Subwoofer to PC (single RCA to ctr/sub 3.5mm port)

vhakki

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Sep 1, 2014
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Hi,

I bought Yamaha YST-SW012 subwoofer as my PC subwoofer since my 2.0 speakers cant really play low frequency at all. I searched how to connect it to motherboard but all the articles' subwoofers had 2x RCA inputs and Yamaha YST-SW012 has only one RCA input. What kind of cable/adapter should I buy to plug it into my mobo's 3.5mm output? The motherboard has built-in audio amplifier and port for center/sub speaker.

Back of the subwoofer:
http://
 

nukemaster

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Subs are a single channel, thus why you only have one.

Here comes the interesting part.

Most systems that use a sub are 5.1/7.1 channel. In these systems the computer can strip out the low frequencies from the music and send them to the sub output(that happens to be with the Center channel because computers use 3.5mm stereo jacks).

Now if that sub has a built in crossover, you can actually just remap one of the other plugs to do front left and right and combine them.

To do it the right way, you should place resistors in from of each channel to "sum" them into a single channel for the sub. Passive summing will cost you volume, so the sub will need to be turned up louder to keep with the speakers(you should only have to make this adjustment once).

You can find more information on combining channels here.
http://www.all-electric.com/schematic/simp_mix.htm Bottom of the page first one with the 4.7k resistors
And a more for your situation here. You want the Stereo-to-Mono Summing Box. 475ohm resistors are much less costly to overall volume as well.
http://www.rane.com/note109.html

Now this all relies on the sub having a crossover because you do not want the sub trying to play mid range sounds. The specs list 28-200 Hz so I would guess that is the crossover in the sub. If you wanted it to only play upto say 80-100, you would want to build a low pass filter.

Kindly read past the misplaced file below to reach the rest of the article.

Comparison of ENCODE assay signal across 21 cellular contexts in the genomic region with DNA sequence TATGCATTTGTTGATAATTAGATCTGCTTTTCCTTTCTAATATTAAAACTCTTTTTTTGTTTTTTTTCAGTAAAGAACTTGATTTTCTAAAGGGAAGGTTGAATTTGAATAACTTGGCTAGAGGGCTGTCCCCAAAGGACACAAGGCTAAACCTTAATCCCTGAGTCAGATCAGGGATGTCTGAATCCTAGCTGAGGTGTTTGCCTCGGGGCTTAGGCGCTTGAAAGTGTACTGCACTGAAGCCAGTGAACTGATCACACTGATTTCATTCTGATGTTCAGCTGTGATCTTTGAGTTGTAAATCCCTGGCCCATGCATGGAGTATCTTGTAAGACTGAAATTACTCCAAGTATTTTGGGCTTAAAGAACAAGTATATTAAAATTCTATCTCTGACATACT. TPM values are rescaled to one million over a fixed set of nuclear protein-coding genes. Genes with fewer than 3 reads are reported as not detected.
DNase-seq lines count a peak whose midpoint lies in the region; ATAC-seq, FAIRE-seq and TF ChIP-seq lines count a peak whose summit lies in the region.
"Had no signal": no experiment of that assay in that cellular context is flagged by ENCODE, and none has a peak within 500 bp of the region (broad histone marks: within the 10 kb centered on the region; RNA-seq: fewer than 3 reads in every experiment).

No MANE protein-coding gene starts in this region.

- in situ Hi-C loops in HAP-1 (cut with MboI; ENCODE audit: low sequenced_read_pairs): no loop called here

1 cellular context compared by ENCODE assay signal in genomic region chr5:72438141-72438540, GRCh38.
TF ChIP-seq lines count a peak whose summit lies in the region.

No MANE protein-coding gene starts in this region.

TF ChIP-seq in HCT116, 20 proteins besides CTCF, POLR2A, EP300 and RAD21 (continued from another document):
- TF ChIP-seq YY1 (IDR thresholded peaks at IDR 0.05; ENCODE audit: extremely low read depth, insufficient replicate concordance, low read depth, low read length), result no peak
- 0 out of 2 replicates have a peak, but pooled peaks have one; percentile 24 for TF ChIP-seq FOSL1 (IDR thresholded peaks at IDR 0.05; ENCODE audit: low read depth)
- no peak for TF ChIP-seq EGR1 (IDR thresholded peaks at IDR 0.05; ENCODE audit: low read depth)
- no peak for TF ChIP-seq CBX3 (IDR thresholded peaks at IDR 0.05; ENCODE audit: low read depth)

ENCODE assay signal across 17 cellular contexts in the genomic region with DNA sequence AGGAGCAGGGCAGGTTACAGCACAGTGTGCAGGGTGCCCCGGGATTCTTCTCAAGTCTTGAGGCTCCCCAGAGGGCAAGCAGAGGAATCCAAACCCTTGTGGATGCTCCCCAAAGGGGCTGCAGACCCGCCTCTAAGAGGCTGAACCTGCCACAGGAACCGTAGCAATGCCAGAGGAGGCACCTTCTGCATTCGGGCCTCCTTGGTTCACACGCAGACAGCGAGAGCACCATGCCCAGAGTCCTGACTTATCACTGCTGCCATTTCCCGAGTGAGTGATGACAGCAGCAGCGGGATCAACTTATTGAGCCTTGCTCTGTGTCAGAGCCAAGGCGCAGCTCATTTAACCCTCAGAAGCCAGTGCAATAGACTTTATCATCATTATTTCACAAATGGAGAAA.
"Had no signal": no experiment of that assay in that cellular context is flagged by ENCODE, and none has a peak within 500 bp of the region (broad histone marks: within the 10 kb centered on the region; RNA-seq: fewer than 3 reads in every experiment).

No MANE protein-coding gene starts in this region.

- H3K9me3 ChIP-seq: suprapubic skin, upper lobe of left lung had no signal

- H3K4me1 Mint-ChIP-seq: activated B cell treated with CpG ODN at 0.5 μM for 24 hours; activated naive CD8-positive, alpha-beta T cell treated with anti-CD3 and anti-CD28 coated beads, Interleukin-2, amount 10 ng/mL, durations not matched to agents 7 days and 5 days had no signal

nukemaster

Distinguished
Moderator
Subs are a single channel, thus why you only have one.

Here comes the interesting part.

Most systems that use a sub are 5.1/7.1 channel. In these systems the computer can strip out the low frequencies from the music and send them to the sub output(that happens to be with the Center channel because computers use 3.5mm stereo jacks).

Now if that sub has a built in crossover, you can actually just remap one of the other plugs to do front left and right and combine them.

To do it the right way, you should place resistors in from of each channel to "sum" them into a single channel for the sub. Passive summing will cost you volume, so the sub will need to be turned up louder to keep with the speakers(you should only have to make this adjustment once).

You can find more information on combining channels here.
http://www.all-electric.com/schematic/simp_mix.htm Bottom of the page first one with the 4.7k resistors
And a more for your situation here. You want the Stereo-to-Mono Summing Box. 475ohm resistors are much less costly to overall volume as well.
http://www.rane.com/note109.html

Now this all relies on the sub having a crossover because you do not want the sub trying to play mid range sounds. The specs list 28-200 Hz so I would guess that is the crossover in the sub. If you wanted it to only play upto say 80-100, you would want to build a low pass filter.
 
You need a cable that has a stereo mini plug (not mono) at one end and 2 RCA plugs on the other end. One plug is for the sub, the other for the center channel (which you do not use). Change your audio control in the PC so it knows you have a 2.1 system. Depending on the audio driver for the mobo you may adjustment for how high the sub plays and how loud. You want it to balance its' level with the speakers so that the bass is not muddying the midrange.
No summing required.
 

nukemaster

Distinguished
Moderator
I have never seen a 2.1 option on computer only stereo(Realtek, ITE, and Creative all seem to lack a 2.1 option). Can you please add more information as this would be useful to MANY users here.

I do know at one point HP used to have adapters with its systems for a sub. These systems had an amplifier onboard so needed passive speakers and an active sub.

You are 100% right about not having the center being mixed in with that mono cable(on top of having the center and sub channel fight it out.).
 
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